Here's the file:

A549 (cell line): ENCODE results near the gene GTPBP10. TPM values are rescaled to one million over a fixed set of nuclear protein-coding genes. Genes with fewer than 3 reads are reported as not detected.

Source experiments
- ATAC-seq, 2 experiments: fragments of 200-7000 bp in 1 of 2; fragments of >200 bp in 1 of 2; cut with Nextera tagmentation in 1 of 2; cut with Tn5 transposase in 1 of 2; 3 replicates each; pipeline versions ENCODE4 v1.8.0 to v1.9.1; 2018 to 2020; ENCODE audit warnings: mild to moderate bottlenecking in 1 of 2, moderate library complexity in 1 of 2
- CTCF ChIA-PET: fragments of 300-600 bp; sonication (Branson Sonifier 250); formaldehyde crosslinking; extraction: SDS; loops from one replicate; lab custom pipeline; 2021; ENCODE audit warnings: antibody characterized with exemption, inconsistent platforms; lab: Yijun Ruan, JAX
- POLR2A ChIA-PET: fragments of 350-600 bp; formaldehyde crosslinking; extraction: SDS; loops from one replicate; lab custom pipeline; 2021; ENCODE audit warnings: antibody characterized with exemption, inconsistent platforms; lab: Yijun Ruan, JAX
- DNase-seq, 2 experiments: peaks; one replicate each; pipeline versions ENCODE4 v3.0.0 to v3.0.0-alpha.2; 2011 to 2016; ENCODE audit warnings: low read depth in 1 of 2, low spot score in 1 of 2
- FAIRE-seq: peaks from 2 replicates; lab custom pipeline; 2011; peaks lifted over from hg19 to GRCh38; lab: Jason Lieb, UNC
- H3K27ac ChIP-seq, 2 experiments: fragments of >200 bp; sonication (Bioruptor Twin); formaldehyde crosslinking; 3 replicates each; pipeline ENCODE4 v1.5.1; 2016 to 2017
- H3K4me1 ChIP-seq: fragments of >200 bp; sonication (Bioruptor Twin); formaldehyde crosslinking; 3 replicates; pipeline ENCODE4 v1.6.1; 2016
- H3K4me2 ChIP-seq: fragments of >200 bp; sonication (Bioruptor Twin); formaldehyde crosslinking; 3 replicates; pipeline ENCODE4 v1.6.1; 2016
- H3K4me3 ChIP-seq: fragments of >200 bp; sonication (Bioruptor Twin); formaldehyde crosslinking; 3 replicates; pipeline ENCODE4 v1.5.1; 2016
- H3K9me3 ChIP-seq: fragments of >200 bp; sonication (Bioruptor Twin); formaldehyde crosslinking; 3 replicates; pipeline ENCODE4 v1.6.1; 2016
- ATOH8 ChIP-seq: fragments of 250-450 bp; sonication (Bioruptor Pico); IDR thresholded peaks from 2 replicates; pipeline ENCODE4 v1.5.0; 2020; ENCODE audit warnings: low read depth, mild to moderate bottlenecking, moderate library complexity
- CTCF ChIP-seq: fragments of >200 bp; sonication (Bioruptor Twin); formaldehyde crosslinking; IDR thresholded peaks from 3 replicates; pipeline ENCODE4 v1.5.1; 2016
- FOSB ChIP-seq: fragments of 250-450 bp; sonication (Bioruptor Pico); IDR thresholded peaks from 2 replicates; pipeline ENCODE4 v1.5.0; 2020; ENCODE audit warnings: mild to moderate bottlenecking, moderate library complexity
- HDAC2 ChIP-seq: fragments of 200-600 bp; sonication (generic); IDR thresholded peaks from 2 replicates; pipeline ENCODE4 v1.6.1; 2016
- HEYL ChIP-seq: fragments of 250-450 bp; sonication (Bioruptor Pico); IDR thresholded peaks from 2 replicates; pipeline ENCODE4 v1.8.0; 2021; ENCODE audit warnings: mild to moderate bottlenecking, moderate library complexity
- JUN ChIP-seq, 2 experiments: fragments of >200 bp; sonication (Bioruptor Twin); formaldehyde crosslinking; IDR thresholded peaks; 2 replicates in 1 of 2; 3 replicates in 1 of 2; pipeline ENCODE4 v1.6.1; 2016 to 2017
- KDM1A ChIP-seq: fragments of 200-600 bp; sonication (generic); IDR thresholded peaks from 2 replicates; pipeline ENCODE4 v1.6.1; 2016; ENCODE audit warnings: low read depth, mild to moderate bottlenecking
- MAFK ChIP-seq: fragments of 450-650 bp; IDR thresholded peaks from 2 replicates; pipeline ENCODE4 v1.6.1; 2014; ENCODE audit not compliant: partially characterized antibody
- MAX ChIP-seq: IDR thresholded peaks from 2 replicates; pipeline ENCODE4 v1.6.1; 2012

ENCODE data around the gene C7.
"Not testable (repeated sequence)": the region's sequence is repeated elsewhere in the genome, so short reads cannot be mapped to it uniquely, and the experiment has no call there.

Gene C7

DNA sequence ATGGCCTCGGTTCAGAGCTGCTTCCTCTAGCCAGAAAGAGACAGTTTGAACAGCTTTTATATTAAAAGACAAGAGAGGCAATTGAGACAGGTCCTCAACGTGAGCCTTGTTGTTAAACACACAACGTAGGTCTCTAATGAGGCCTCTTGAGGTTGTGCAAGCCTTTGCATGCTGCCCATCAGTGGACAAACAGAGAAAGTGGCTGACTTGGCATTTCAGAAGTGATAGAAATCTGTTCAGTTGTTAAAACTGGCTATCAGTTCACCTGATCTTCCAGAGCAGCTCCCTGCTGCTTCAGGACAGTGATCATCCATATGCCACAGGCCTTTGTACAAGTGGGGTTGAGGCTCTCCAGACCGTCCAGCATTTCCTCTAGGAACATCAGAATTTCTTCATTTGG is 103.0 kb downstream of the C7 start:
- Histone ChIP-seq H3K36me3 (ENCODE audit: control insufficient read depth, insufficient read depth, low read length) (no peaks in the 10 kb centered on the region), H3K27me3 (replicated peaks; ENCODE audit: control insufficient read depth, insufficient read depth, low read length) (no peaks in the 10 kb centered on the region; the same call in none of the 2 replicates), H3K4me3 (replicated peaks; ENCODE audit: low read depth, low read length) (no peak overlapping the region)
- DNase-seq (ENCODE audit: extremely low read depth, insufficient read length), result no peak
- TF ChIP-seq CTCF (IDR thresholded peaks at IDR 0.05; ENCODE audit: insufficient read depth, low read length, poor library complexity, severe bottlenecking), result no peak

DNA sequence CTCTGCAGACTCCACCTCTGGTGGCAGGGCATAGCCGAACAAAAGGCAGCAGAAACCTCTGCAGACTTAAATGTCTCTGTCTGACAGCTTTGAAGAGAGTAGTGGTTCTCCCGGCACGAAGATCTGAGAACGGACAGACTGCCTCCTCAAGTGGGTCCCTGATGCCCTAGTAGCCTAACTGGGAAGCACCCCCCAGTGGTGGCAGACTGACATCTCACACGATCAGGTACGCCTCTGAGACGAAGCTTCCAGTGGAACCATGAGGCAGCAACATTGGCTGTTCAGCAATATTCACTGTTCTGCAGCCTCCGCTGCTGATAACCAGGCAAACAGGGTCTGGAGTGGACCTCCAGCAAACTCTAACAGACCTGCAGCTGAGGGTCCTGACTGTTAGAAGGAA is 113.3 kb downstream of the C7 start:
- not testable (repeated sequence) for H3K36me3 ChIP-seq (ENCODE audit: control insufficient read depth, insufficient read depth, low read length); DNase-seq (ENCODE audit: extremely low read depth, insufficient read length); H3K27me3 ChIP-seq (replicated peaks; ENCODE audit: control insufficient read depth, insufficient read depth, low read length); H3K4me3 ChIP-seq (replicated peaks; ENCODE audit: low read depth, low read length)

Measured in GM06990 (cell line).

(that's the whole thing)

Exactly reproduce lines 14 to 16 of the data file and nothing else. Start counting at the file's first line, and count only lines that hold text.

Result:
- CTCF ChIP-seq: fragments of >200 bp; sonication (Bioruptor Twin); formaldehyde crosslinking; IDR thresholded peaks from 3 replicates; pipeline ENCODE4 v1.5.1; 2016
- FOSB ChIP-seq: fragments of 250-450 bp; sonication (Bioruptor Pico); IDR thresholded peaks from 2 replicates; pipeline ENCODE4 v1.5.0; 2020; ENCODE audit warnings: mild to moderate bottlenecking, moderate library complexity
- HDAC2 ChIP-seq: fragments of 200-600 bp; sonication (generic); IDR thresholded peaks from 2 replicates; pipeline ENCODE4 v1.6.1; 2016